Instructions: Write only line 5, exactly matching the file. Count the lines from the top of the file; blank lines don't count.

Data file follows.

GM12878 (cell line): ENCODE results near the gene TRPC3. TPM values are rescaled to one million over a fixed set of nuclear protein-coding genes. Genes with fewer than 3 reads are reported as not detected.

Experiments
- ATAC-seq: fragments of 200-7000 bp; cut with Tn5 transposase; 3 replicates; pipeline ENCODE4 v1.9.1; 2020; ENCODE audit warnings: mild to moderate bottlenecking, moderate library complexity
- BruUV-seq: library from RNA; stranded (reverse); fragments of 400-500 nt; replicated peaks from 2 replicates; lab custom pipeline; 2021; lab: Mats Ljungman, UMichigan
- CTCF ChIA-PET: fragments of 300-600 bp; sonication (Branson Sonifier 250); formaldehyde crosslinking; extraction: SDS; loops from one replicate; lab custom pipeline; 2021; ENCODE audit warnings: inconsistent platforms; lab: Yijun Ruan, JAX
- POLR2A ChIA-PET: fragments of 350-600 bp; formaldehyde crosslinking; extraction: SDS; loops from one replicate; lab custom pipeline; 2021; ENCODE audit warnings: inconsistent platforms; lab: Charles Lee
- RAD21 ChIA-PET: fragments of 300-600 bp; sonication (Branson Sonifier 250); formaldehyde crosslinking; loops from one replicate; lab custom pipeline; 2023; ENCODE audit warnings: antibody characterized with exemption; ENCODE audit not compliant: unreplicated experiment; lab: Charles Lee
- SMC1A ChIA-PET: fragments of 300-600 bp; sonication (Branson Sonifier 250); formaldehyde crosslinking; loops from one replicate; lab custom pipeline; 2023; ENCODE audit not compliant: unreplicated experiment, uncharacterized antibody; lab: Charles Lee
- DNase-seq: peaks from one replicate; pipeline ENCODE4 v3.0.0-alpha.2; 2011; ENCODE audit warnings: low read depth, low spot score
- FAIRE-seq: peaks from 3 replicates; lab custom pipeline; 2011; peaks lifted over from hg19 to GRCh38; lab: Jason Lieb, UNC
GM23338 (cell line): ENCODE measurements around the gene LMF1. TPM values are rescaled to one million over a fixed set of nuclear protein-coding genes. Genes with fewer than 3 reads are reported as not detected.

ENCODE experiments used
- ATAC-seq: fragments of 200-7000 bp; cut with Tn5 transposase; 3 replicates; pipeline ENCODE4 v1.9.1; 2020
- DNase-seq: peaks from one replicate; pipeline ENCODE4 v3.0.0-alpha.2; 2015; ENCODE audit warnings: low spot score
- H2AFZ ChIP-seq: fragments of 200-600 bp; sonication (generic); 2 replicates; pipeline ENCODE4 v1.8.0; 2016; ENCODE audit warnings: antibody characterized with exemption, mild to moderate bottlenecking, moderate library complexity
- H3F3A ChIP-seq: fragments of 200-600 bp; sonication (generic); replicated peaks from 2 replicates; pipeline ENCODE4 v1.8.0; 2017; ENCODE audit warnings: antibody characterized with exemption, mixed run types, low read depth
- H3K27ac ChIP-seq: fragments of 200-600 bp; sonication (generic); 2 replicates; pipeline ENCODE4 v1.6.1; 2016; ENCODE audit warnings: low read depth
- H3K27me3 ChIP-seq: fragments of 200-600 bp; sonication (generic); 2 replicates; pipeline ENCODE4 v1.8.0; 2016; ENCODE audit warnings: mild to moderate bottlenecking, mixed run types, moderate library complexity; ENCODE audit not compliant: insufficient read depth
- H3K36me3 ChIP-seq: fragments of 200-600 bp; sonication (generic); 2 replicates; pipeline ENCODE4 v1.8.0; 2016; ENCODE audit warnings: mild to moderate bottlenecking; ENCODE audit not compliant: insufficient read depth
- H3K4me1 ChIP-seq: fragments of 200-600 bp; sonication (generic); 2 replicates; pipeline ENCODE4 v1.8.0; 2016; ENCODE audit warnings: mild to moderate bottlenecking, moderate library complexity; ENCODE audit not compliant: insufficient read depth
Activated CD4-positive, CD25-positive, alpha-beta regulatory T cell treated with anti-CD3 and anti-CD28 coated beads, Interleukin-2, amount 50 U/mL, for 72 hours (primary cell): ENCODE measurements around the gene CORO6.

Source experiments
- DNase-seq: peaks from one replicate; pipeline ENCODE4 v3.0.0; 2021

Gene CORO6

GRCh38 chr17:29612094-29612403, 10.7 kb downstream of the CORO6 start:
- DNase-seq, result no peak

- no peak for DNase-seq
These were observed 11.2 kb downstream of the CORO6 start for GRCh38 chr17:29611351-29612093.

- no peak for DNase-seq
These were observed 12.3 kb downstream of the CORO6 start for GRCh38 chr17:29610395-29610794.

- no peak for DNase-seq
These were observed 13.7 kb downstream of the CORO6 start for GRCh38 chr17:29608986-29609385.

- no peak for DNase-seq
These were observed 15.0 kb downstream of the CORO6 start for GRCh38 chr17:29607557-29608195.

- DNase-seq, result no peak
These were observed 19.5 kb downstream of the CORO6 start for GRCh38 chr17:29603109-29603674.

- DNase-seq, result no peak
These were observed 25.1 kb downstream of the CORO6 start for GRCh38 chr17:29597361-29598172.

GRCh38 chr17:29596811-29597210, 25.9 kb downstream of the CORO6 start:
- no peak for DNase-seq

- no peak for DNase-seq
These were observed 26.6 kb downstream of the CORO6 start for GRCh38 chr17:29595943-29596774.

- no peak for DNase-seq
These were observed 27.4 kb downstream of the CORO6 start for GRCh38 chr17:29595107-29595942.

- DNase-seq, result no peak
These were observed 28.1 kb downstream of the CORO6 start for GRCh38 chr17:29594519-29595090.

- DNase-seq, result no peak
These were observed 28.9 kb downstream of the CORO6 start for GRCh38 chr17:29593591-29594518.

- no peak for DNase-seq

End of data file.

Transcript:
- CTCF ChIA-PET: fragments of 300-600 bp; sonication (Branson Sonifier 250); formaldehyde crosslinking; extraction: SDS; loops from one replicate; lab custom pipeline; 2021; ENCODE audit warnings: inconsistent platforms; lab: Yijun Ruan, JAX